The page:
Then his brain processed what his eyes were seeing and he pulled gently away from her, looking disbelievingly at a world utterly changed. The Trojan gates were open wide and the city was afire. And he remembered none of it. Always before when he’d returned to himself Achilles had remembered everything the berserker had done, as if it had been a play he’d been observing. This time, there was nothing, only a charred spot burned out of his memory.

Dazed, Achilles realized he and Katrina were standing in the center of a circle of his warriors. Behind him was his chariot and tied to the rear of it was a bloody body that—

“Achilles! My friend!” Odysseus was suddenly there, grasping his forearm. “It’s true. He’s returned!” He shouted to the ring of Myrmidons, who broke ranks and approached him more hesitantly.

“What has happened?” Achilles asked.

“The princess opened the gates. Troy has fallen,” Odysseus said.

“You did this?”

“Well, I had a little help from the goddesses, but basically, yes,” Kat said. Achilles thought she looked extremely uncomfortable and wondered about the full story, hoping he would have years, decades, to ask her about it.

Then his eyes were drawn to the desecrated body. There was something about the dead warrior…

“Who is that?”

Odysseus hesitated. Kat looked obviously upset. And he knew.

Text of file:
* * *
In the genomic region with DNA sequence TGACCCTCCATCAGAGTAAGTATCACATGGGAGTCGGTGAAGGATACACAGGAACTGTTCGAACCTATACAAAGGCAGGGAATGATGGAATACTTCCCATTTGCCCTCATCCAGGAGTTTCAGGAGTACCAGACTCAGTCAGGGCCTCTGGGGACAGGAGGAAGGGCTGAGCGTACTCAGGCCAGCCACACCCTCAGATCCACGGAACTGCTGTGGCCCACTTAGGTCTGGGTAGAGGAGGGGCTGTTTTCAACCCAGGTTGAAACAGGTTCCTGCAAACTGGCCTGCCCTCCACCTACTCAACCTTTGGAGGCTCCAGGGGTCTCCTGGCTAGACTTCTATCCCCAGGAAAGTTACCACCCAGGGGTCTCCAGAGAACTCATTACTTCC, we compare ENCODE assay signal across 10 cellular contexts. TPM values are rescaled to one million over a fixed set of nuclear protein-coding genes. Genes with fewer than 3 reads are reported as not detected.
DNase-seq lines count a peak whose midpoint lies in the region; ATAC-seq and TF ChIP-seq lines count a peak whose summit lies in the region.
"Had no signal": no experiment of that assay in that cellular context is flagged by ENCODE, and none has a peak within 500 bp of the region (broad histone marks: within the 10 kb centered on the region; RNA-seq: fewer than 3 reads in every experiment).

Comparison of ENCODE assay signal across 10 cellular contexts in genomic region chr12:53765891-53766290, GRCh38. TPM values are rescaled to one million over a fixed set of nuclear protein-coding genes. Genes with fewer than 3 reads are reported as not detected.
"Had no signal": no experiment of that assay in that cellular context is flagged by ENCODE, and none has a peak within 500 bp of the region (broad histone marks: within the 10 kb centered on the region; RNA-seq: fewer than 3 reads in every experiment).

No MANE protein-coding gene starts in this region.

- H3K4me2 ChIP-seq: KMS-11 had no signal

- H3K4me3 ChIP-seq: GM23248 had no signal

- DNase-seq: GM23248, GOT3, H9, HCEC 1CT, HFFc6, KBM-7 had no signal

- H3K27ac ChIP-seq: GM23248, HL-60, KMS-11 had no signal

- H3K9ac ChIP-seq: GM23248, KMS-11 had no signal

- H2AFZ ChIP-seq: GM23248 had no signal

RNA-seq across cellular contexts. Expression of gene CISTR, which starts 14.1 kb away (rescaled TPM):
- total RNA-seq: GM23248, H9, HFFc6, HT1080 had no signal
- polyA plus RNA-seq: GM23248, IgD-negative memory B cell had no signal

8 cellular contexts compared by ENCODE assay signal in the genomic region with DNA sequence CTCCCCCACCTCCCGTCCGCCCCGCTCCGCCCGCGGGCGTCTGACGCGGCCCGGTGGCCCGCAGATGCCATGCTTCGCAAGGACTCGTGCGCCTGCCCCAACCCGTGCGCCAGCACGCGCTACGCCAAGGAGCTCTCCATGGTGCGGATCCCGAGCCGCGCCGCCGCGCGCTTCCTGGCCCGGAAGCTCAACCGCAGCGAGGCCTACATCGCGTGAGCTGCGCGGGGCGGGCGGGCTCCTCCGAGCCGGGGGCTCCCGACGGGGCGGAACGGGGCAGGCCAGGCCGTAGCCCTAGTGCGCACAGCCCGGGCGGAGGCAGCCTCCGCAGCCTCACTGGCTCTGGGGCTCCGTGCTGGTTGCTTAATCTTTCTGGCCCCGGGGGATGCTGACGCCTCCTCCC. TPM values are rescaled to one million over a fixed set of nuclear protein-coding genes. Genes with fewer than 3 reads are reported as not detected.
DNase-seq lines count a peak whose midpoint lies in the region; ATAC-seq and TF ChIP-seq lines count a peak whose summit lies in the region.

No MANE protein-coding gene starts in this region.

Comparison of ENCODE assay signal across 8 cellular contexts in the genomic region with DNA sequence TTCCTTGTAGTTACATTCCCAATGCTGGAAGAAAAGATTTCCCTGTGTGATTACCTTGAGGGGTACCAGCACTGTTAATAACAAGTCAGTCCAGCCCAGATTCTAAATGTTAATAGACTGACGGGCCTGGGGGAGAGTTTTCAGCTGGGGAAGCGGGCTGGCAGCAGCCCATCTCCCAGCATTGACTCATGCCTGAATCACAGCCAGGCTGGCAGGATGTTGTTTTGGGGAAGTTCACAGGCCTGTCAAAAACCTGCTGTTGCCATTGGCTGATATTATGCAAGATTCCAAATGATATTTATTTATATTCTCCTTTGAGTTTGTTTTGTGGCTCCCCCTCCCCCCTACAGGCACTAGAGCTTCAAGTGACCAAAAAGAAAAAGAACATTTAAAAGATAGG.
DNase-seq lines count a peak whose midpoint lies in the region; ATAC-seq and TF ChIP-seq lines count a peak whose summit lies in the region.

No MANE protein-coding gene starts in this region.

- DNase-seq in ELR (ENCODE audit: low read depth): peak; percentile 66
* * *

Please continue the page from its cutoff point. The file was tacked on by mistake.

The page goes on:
“Hector. I killed him.” Achilles felt a sweep of horror. “And then I desecrated his body.”

“You didn’t,” Kat said firmly. “It wasn’t you.”

“Ah, gods! Why was I allowed to do this?” Achilles walked slowly over to Hector’s body. He bowed his head, warring with his feelings, refusing to allow the berserker another opportunity to spread more destruction. He spoke to the body. “You were a valiant warrior and honorable prince. I give you my oath that I will make this right. I will build a funeral pyre to you so great that even Mount Olympus will feel its heat.”

The stabbing, terrible pain in his leg shocked a cry from Achilles. He tried to turn around, to crouch defensively, but the spear had skewered him through the ankle, pinning him to the ground. Clutching uselessly at the deeply imbedded spear, he twisted his body and saw the young, slender man, eyes wide with hatred and madness, draw the bow and let fly a flaming arrow covered in tar.

“Die, monster!” Paris screamed.